James Napier Robertson’s The Dark Horse opens with a back shot of Cliff Curtis’ Genesis, sporting a patchwork quilt around his shoulders, walking around aimlessly, as the heavy rain pelts down on his face.

Genesis wanders into a shop, where he becomes transfixed by a chessboard, and immediately sets about moving around each chess piece inside his head; going so far as to refer to them as “his friends”, at which point it is clear that he is not of complete stable mind. He is coaxed back into a police van by what appears to be his probationary officer, but is later released into the care of his brother, on the acceptance that he will take the drugs he has been prescribed to counteract his depression. But the house he is taken to, from the outset, is quite obviously a “drug warren”.

Genesis, in the early hours, goes round to a neighbour’s house and expresses his interest in not only joining the community chess club but also running it, with the view to enter youths there into a National Chess Competition. The neighbour, however, is not convinced that he will be up to the task, but feels encouraged when Genesis allows every child the opportunity to select their own pawn, one of which is his newly patched nephew Mana (James Rolleston) – having to train in secret so as to avoid his father’s wrath.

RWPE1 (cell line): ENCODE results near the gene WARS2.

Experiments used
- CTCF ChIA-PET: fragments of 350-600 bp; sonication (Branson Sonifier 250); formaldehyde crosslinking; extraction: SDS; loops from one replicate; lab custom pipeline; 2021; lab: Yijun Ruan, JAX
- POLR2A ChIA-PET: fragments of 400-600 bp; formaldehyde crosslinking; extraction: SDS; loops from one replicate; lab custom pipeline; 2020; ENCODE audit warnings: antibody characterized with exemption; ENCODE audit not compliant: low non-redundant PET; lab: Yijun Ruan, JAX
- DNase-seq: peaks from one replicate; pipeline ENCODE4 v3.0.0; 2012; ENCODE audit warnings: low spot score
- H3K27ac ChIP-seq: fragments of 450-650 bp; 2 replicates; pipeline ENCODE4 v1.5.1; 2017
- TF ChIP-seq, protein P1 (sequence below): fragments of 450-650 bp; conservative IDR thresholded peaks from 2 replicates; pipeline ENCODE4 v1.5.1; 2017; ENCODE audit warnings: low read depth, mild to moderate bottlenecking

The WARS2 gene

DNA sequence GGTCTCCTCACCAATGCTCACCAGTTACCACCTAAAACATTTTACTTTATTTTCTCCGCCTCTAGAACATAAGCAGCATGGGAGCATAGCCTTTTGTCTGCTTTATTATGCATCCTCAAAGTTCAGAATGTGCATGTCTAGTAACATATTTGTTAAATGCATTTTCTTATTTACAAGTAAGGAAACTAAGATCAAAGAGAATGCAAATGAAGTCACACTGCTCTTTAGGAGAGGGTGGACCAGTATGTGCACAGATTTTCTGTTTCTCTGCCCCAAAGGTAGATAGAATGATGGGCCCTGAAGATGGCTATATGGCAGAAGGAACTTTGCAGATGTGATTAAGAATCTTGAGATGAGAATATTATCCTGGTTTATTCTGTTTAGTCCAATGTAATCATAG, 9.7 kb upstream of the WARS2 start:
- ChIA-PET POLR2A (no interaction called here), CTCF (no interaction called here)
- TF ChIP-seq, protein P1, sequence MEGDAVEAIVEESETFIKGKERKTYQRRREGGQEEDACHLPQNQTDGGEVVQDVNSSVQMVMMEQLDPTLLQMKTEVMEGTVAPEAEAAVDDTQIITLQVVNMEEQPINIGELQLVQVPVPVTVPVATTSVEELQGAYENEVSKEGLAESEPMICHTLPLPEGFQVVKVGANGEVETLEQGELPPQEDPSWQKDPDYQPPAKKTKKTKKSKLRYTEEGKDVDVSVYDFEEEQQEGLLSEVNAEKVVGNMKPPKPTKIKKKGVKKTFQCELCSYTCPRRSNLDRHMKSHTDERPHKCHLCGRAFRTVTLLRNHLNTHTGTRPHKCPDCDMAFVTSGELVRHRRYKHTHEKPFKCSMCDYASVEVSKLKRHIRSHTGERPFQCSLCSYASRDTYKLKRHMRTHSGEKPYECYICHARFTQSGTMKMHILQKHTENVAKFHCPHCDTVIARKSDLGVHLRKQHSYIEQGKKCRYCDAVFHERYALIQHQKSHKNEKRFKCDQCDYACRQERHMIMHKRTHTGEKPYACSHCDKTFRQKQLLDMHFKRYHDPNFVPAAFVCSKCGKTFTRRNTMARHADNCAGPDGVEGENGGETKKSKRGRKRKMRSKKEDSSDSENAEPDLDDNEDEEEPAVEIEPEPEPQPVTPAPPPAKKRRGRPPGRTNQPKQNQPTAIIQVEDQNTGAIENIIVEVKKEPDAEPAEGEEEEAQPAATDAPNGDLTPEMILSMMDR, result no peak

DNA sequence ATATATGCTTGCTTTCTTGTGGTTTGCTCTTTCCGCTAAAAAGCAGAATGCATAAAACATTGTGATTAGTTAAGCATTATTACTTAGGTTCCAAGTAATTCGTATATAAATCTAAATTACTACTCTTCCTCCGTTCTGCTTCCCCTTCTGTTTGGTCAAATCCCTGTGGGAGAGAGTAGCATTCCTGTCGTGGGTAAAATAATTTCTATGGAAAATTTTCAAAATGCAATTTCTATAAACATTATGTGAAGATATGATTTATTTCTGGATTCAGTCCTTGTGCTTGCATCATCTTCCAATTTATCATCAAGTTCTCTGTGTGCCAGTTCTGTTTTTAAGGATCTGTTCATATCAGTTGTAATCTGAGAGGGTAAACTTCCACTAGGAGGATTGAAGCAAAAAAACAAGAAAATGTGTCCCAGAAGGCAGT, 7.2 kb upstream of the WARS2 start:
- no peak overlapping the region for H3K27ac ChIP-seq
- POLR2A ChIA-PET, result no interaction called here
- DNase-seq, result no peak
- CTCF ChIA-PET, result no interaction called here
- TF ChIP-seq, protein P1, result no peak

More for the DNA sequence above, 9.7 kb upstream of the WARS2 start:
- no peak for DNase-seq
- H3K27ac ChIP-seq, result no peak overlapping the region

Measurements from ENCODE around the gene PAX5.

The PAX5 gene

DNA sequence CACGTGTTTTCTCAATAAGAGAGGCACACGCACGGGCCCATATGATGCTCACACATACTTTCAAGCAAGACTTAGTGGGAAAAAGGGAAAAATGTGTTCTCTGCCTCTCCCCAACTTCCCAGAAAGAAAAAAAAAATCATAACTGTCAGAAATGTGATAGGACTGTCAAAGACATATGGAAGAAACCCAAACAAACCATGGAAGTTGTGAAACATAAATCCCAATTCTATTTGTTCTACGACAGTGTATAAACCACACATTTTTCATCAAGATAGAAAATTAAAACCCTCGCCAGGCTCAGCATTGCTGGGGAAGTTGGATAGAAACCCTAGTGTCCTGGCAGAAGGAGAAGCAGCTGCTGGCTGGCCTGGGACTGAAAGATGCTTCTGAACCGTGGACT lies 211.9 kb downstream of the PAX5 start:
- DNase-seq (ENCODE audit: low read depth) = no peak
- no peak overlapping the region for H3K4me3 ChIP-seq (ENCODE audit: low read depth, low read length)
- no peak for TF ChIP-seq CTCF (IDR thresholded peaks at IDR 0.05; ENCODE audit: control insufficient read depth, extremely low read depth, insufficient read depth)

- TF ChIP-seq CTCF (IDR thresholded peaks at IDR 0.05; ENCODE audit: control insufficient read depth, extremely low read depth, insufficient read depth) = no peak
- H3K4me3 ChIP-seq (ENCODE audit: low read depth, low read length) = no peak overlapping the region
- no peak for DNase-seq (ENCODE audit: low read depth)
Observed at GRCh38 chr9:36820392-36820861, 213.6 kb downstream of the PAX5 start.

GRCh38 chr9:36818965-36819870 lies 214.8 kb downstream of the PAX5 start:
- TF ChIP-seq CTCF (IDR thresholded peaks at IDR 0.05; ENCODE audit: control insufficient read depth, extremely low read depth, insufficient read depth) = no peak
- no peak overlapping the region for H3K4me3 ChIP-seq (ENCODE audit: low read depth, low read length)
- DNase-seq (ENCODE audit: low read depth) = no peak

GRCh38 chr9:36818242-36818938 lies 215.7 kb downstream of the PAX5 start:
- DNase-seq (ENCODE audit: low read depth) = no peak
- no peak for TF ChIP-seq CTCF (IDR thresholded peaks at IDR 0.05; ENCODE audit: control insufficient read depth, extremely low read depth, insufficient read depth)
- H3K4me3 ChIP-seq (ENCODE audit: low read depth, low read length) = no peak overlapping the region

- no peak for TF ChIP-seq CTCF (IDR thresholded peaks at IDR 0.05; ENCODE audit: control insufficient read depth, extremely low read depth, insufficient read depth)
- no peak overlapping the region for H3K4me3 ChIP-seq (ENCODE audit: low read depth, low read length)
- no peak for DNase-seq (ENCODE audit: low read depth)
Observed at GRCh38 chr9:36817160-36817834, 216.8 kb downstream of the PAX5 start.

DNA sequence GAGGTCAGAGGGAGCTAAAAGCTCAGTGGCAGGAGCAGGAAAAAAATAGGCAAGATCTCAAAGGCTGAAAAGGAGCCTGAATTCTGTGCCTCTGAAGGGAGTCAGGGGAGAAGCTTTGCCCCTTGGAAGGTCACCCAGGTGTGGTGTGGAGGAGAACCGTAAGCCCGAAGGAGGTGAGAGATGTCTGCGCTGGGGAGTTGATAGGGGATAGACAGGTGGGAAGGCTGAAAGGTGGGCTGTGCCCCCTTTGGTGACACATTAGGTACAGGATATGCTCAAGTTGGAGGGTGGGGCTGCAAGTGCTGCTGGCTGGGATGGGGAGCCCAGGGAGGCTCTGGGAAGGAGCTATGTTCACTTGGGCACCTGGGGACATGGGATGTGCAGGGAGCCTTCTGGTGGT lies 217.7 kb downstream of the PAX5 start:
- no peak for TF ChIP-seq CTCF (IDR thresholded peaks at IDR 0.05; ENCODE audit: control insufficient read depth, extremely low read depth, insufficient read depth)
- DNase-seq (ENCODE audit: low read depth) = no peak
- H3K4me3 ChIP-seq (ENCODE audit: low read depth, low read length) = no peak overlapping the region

Apart from general, impressive shots of the landscape, there is also adrenalin-fuelled ones, comparative of those in Australian film Snowtown and Danny Boyle’s Trainspotting. A scene where this is apparent has Genesis believing his nose is bleeding at an uncontrollable rate, ceasing to stop. We, the voyeur, feel disturbed by this. Yet when he peers down at the pile of paper towels in the basin, no ounce of blood has been shed onto them. What are we to fathom from this, that it was an hallucination?

When Chess is made a part of Genesis’s life, it appears to level out his chemical imbalance, providing him with a focus but also a purpose in life; here you can draw parallels with John Healy, writer of The Green Arena, whose spiral into homelessness and alcoholism was rectified through his mastery in Chess, fine-tuned during his time in prison. Meanwhile the relationship that’s been allowed to build up between Genesis and Manu could reflect the one once held between the former and his own brother; and by him taking Manu under his wing, it somehow sets that path back on the straight and narrow again.

Unlike a game of chess, however, the moves of the narrative in The Dark Horse can’t quite be anticipated so frequently, making this New Zealand story, based on true events, shine that little bit brighter.